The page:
Monday, 6 October 2008

Saunders Finds His Man

Terry Darracott! Now there's a name to conjure with! As a child watching football for the first time, Darracott's arrival at The Racecourse was quite something to me. It was the second season that I'd been watching Wrexham, and he was the first player I'd actually heard to sign for us. My horizons were pretty limited so to see a player from the First Division, a player whose Panini sticker I'd collected the season before, was quite something!

My first sight of him didn't let me down either. This was one brawny guy! He was built like The Thing from the Fantastic Four (scouring Marvel Comics being another of my childhood pastimes) and tackled accordingly! I was immediately in awe of this guy, and his forthright style meant he made a much greater impression on me than someone who made just ??? appearances for the club ought to have done.

He was also an interesting indicator of the different technical requirements of the modern game. Quite apart from his robust tackling, the thing I remember about him is that he would pick the ball up in his own half and switch play by effortlessly pinging it across to the left back. These days it would seem a pretty routine manoeuvre; most defenders at Conference these days are capable of doing that. However, back in the crash, bang wallop seventies it was sophisticated enough to impress this Second Division fan enough to still be stuck in my head thirty years later!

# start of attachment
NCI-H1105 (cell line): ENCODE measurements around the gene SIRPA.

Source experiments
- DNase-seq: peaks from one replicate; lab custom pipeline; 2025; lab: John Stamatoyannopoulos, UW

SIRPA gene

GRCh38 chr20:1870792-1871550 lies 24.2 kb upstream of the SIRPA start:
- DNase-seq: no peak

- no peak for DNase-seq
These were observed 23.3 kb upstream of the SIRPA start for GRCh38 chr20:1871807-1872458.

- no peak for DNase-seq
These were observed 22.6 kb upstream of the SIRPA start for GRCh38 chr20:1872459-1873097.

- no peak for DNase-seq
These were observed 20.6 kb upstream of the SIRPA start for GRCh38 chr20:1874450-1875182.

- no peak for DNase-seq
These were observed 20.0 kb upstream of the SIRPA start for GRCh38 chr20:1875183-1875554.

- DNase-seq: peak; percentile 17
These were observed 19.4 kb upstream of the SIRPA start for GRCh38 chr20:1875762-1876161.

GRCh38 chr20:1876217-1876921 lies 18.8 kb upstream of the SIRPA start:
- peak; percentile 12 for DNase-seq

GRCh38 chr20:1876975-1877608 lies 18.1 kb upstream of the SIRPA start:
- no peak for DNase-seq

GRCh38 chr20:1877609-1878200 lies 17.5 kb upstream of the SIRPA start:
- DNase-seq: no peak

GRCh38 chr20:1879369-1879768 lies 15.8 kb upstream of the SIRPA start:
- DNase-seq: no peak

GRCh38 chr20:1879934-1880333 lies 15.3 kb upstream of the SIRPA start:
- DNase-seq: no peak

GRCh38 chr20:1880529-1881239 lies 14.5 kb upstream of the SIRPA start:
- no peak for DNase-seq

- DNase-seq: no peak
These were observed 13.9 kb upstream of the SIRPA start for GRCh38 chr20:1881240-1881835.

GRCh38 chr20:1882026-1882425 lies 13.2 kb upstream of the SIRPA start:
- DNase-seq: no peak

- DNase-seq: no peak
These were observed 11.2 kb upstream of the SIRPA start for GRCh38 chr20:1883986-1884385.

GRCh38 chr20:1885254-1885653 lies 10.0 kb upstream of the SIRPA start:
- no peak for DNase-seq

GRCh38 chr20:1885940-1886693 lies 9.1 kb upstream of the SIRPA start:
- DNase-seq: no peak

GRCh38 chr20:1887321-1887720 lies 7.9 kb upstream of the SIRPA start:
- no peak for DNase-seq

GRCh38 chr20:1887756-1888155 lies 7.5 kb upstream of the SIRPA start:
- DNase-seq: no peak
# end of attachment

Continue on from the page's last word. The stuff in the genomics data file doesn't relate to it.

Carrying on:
The mythology of Darracott was not compromised by the manner of his retirement. A serious injury brought a premature end to his Racecourse career, indeed his entire career. And yet what stands out to me about that was a quote from a specialist, saying that most people would be banging their head against the wall in pain with such an injury, but Darracott calmly sat in the waiting room, unflappable.

As you might have gathered by now, I'm pleased with Darracott's arrival. He has been coaching at the top level since his playing days ended-for years he was a noticeable figure in the backroom staff at Everton, and an experienced, firm, fresh presence in the changing room will certainly offer valuable support to Dean Saunders. Indeed, he'll be in charge on his own a few times this season; this was an appointment we had to get right, and on paper we might well have done.

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